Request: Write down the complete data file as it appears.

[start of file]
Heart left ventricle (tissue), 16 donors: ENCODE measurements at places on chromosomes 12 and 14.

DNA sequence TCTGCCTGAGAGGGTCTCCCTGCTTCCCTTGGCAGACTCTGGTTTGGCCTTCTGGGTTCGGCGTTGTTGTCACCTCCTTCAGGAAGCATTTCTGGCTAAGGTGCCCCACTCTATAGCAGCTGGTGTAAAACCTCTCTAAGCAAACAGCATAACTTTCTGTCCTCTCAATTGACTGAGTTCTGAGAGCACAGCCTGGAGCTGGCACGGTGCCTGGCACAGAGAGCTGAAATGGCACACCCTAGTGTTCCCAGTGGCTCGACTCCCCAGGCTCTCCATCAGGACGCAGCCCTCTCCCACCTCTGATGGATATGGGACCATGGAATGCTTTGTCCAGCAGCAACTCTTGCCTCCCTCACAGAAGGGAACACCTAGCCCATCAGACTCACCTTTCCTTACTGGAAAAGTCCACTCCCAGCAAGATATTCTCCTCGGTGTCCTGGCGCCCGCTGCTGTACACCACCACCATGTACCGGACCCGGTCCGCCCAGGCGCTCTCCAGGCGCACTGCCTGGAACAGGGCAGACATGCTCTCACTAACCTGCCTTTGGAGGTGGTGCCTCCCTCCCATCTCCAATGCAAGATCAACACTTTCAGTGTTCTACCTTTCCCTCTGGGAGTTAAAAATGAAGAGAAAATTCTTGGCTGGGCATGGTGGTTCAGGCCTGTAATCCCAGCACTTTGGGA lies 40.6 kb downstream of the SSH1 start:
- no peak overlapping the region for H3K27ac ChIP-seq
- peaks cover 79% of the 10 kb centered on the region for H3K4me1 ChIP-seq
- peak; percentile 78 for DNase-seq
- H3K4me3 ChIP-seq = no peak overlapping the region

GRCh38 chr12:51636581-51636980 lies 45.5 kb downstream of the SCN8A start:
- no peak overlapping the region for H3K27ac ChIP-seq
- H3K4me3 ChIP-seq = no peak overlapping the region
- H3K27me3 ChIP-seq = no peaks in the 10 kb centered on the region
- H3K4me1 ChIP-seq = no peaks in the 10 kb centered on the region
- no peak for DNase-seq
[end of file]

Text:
Heart left ventricle (tissue), 16 donors: ENCODE measurements at places on chromosomes 12 and 14.

DNA sequence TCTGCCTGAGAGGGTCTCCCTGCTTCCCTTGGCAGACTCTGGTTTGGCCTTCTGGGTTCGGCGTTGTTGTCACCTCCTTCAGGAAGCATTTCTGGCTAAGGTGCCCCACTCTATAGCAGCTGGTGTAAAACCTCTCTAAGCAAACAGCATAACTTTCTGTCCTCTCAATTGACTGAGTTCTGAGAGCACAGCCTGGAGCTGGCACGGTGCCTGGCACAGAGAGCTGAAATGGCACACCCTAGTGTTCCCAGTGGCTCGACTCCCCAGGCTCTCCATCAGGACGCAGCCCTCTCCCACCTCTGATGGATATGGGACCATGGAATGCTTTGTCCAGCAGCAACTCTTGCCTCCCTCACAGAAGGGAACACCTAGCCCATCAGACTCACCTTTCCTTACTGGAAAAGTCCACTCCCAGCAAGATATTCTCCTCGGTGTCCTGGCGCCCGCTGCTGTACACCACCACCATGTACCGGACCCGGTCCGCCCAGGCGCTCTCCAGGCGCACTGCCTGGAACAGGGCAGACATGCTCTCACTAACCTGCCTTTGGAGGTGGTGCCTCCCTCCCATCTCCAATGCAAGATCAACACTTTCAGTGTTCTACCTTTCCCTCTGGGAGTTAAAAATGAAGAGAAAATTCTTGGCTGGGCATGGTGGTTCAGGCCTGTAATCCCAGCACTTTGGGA lies 40.6 kb downstream of the SSH1 start:
- no peak overlapping the region for H3K27ac ChIP-seq
- peaks cover 79% of the 10 kb centered on the region for H3K4me1 ChIP-seq
- peak; percentile 78 for DNase-seq
- H3K4me3 ChIP-seq = no peak overlapping the region

GRCh38 chr12:51636581-51636980 lies 45.5 kb downstream of the SCN8A start:
- no peak overlapping the region for H3K27ac ChIP-seq
- H3K4me3 ChIP-seq = no peak overlapping the region
- H3K27me3 ChIP-seq = no peaks in the 10 kb centered on the region
- H3K4me1 ChIP-seq = no peaks in the 10 kb centered on the region
- no peak for DNase-seq